When the pressure reaches a certain level, the ball drifts downstream and tightly pushes against the seat. The seat must be made of strong materials because it bears the force of the pressure when the ball comes into contact with it. Floating ball valves are constructed from stainless steel, brass or other metals.
The ball inside may have a ceramic center and is usually coated in chrome. Floating ball valves are used to provide shut-off abilities in low or moderate pressure applications. They are used in many different industries that use pipes for transporting fluids especially in the chemical, pharmaceutical and water management industries.
Floating ball valves are identical to conventional ball valves in design and function with one major exception. Like their counterparts, floating ball valves have a ball with a hole bored straight through the center. The current flows through this passageway until the ball rotates, making a quarter turn and blocking the pipe because the hole is perpendicular to the direction of the flow. The ball is rotated through use of a stem or shaft that connects the ball to the actuator.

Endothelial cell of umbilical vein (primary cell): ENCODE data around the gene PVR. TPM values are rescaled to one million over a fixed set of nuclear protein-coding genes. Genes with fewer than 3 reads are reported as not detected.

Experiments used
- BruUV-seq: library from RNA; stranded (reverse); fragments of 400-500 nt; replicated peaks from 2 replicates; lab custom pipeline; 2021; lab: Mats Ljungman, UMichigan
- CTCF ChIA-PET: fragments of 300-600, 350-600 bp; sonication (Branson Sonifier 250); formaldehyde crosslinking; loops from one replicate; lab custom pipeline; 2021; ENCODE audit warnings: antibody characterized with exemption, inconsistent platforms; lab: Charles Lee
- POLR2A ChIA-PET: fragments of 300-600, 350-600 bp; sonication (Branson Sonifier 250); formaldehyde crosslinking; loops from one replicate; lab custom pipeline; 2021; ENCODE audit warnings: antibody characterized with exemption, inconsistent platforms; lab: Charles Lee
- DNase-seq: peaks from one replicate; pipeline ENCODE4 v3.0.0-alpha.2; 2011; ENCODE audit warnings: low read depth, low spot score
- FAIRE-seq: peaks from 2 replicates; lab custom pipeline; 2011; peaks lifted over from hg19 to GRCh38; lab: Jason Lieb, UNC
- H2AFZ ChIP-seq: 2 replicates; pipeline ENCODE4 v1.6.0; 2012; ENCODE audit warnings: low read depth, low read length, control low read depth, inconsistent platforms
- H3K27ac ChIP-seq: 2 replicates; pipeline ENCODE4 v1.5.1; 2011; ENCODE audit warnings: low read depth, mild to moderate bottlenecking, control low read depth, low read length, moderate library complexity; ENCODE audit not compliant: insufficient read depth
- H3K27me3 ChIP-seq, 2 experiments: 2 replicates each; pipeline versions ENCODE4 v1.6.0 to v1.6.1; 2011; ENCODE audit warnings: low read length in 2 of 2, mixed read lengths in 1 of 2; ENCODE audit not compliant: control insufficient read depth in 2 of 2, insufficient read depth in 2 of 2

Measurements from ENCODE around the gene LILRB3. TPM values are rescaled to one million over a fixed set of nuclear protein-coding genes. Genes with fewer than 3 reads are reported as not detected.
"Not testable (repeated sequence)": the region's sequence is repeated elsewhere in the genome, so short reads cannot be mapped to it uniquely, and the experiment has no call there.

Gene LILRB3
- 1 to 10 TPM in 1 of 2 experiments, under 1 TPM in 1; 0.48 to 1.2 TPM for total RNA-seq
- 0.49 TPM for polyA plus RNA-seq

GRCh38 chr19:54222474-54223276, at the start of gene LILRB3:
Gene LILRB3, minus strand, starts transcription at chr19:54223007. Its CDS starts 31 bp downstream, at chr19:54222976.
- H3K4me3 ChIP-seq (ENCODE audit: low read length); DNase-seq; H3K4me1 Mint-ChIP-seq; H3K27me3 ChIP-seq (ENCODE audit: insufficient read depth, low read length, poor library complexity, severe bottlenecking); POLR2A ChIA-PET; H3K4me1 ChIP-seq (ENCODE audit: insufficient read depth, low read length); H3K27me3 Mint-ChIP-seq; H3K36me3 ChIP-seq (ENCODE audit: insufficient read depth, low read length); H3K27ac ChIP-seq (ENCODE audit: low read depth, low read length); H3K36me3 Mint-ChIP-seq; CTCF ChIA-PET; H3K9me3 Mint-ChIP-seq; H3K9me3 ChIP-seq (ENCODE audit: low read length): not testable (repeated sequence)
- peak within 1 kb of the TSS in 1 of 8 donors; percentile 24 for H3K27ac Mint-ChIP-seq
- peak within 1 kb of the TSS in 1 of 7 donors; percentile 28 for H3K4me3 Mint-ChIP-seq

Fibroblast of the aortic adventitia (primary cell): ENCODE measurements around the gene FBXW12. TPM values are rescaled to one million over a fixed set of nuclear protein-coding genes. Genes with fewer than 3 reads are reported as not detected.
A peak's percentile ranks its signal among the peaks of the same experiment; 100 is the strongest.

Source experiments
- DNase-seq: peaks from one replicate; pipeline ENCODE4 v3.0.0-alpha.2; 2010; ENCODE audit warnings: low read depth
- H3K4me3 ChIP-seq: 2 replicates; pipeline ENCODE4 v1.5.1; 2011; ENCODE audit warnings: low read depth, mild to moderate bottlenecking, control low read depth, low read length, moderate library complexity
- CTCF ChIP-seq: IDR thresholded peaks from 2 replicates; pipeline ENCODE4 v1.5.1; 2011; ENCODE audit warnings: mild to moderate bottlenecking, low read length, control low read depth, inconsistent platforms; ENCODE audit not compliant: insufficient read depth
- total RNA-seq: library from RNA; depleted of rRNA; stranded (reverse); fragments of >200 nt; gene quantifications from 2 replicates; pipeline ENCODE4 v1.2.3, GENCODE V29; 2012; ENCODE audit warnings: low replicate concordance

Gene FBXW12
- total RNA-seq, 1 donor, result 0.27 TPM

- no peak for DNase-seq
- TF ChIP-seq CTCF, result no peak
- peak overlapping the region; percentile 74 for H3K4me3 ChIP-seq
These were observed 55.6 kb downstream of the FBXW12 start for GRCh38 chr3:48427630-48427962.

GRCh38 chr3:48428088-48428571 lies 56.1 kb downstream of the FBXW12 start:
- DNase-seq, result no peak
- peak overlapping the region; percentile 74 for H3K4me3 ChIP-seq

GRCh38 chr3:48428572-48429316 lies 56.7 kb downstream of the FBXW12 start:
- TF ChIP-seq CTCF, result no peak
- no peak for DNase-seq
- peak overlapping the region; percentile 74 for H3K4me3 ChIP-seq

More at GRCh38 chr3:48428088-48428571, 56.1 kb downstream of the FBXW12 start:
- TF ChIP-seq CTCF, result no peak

This can be a lever, hand wheel or electric motor. Floating ball valves are different in that the ball floats very slightly downstream to come into contact with the downstream seat, which is where the primary sealing occurs. When the pressure of the gas, liquid or liquid-solid mixture is low, the ball makes slight contact with the sealing ring.
The liquid flows through the hole in the ball mostly uninhibited. As the pressure grows, the force of the flow pushes the ball into the seat and the contact area increases. Once the actuator is engaged, the ball quickly rotates to hide the hole, thus blocking off the rest of the pipe. Despite the name of the valve, the distance the ball moves is very small and is only able to move along the axis of the pipe.